I think for a lot of women too there is a maturity that comes with motherhood—that is another transition. So there's the physical transition from girlhood to womanhood, and then there's also this sense of having a larger purpose. Whatever your work-life may be, the fact is, you're responsible for someone else's wellbeing, and that's a very big thing. And it's super rewarding. I think most people would tell you, what our parents would say, that that's the most rewarding thing that they do, also the most challenging.
How do husbands either help or hinder the path that women take after kids to get back to feeling sexy?
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That's a very good question. I think that probably husbands hinder more than they help. But I think it's entirely subconscious. Everyone is under a lot of stress. I remember missing my husband all day long, and I couldn't wait for him to get home. But then he'd walk through the door and I'd think, "Oh my God, what an asshole!" just because he wasn't in the trenches with me all day long. And I think there is a lot of that sort of tension.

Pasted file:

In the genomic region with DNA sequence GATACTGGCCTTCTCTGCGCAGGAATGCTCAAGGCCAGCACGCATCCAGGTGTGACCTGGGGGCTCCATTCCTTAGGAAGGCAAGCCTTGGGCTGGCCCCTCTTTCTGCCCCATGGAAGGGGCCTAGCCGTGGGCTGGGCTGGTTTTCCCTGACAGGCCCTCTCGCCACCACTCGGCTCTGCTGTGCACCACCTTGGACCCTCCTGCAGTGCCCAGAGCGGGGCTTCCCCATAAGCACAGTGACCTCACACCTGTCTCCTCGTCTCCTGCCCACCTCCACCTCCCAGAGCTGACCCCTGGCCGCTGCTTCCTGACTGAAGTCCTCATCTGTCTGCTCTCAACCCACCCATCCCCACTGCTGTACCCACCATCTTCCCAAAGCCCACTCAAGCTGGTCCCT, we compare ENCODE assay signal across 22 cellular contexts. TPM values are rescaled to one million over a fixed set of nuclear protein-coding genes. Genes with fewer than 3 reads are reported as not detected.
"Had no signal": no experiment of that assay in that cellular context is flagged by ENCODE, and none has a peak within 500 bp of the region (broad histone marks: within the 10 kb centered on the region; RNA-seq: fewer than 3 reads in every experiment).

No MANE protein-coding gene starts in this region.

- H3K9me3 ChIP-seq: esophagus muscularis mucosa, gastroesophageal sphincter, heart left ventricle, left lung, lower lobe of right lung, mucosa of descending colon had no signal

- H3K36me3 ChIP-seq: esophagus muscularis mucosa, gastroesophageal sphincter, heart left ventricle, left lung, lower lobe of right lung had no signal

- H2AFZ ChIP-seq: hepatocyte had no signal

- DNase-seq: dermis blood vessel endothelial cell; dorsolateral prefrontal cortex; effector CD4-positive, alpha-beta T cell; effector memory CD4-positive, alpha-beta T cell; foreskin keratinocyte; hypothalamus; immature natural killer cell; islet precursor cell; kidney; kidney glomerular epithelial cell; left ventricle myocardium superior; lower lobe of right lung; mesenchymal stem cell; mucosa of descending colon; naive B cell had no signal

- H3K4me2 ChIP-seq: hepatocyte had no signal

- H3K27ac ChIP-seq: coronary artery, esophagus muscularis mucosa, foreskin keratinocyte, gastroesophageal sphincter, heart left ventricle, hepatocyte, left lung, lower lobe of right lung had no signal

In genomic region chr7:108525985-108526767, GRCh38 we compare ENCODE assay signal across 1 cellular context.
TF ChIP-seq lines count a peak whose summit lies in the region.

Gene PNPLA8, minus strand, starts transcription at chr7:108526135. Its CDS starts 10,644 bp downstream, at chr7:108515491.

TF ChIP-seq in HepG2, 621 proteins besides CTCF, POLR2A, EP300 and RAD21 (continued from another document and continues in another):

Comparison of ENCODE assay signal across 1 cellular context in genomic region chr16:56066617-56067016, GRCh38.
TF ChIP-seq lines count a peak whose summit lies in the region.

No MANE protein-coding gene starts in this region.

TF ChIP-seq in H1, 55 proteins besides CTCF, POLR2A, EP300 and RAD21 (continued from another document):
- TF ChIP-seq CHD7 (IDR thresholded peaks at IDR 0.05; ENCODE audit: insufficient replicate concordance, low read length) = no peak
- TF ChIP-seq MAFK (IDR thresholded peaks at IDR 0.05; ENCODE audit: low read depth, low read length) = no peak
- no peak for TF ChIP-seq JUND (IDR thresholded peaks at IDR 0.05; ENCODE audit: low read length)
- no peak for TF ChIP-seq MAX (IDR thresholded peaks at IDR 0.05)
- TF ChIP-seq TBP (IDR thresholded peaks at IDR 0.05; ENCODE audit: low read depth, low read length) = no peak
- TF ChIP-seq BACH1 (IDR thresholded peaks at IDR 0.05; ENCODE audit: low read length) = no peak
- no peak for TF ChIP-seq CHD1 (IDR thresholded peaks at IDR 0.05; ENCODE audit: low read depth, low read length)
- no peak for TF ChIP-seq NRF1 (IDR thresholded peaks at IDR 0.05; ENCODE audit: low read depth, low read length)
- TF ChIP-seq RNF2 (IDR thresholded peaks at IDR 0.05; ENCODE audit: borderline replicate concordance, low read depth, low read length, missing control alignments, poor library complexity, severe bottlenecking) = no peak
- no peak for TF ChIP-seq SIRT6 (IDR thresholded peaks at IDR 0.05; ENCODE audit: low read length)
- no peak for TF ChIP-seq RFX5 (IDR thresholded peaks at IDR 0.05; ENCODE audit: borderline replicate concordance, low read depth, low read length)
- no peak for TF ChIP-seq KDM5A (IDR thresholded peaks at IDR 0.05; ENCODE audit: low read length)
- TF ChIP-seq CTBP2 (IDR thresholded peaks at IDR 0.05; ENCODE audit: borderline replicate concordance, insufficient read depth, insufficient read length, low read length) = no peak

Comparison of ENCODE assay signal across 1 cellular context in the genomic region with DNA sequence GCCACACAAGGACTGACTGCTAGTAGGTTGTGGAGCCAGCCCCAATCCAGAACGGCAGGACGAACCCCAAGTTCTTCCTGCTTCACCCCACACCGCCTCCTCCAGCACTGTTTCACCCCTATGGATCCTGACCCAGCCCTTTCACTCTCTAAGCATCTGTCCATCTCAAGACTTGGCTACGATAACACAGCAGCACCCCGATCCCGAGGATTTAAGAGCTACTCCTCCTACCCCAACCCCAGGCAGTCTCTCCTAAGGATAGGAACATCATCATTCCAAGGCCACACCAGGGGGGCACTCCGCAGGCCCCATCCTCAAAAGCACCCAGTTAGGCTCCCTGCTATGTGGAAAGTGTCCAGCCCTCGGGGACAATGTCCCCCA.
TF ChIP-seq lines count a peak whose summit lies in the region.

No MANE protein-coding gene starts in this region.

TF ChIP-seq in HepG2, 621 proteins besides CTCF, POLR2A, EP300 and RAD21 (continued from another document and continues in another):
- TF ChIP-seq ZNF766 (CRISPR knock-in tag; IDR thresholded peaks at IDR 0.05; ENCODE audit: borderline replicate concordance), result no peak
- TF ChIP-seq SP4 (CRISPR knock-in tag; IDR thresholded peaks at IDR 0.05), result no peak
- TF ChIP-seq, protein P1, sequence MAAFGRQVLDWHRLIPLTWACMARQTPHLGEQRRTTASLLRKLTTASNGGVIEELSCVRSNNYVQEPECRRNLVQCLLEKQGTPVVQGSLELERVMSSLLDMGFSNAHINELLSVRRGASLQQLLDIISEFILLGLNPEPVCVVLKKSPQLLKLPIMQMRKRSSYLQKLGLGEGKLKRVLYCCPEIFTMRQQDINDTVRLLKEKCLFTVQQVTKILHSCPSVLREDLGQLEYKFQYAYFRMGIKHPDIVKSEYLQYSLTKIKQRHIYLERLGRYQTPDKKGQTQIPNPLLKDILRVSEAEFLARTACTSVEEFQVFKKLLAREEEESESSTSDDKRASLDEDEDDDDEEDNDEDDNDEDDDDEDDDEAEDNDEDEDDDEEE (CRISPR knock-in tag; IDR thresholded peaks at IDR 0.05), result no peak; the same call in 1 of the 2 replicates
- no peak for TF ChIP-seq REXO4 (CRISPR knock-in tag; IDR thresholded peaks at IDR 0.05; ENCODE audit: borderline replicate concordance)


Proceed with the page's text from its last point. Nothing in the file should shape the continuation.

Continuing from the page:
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Then of course, there's the tension from the father's side, which is that, you know, this is a person you're supposed to be physically intimate with—especially if you're in a monogamous marriage—and if that person is not feeling like she's wanting to be physically intimate then that's frustrating for everyone. So there's tension there. One of the most important things about the book is that the inspiration and the motivation needs to come from the woman. Her body has been the site of the trauma of pregnancy and childbirth and her body, in most cases, is the one that's being tugged on all day long and sat on and burped up on. So really, the woman needs to find a way so that she's the one who's feeling good about any sort of sexual interaction.